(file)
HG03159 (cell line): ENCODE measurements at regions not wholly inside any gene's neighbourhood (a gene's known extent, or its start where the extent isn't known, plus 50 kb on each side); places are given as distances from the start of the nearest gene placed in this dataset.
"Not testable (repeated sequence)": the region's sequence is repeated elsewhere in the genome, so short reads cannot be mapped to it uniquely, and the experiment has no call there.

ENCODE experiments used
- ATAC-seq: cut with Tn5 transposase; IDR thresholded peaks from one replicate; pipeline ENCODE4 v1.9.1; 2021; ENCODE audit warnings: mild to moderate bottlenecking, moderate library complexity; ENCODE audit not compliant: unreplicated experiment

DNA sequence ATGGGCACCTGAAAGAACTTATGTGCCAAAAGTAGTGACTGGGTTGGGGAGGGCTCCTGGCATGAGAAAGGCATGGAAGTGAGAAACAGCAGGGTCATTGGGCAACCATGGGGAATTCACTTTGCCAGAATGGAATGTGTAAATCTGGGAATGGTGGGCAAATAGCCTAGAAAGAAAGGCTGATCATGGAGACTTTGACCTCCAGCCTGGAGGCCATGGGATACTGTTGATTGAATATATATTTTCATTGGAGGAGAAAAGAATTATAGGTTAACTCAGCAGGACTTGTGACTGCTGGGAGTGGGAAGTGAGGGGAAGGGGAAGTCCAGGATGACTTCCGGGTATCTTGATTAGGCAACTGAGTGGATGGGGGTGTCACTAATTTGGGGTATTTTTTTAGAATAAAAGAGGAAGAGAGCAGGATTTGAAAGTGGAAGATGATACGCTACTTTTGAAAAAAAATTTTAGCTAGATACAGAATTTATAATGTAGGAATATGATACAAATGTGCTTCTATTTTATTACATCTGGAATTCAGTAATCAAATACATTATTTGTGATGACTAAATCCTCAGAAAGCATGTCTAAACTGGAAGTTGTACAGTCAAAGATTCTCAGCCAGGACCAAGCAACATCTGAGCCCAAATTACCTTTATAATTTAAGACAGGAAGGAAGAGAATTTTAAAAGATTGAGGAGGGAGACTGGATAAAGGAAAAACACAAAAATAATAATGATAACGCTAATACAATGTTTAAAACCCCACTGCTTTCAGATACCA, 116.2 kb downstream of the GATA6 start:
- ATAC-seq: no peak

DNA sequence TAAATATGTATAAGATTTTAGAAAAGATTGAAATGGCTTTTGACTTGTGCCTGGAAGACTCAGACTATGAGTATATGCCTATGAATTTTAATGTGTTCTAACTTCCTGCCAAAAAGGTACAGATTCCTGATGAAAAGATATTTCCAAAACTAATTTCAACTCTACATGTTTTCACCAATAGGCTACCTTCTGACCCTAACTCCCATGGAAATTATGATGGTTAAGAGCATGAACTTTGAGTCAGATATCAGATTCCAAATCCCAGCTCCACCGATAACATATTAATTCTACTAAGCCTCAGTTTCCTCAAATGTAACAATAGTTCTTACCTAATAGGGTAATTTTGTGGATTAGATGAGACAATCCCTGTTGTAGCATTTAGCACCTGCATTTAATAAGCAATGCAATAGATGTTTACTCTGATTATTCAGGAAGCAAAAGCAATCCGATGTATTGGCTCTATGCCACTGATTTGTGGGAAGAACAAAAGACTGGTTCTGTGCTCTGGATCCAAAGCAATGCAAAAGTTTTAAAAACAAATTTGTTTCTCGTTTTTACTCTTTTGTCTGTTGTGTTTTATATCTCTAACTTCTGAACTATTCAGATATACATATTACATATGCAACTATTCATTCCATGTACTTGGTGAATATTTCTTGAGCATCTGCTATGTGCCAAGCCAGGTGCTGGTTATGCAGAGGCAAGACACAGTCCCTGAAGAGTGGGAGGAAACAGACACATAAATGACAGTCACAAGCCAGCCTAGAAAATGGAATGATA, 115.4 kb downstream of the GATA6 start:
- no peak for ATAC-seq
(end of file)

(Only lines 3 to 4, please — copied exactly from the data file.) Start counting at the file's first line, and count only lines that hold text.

ENCODE experiments used
- ATAC-seq: cut with Tn5 transposase; IDR thresholded peaks from one replicate; pipeline ENCODE4 v1.9.1; 2021; ENCODE audit warnings: mild to moderate bottlenecking, moderate library complexity; ENCODE audit not compliant: unreplicated experiment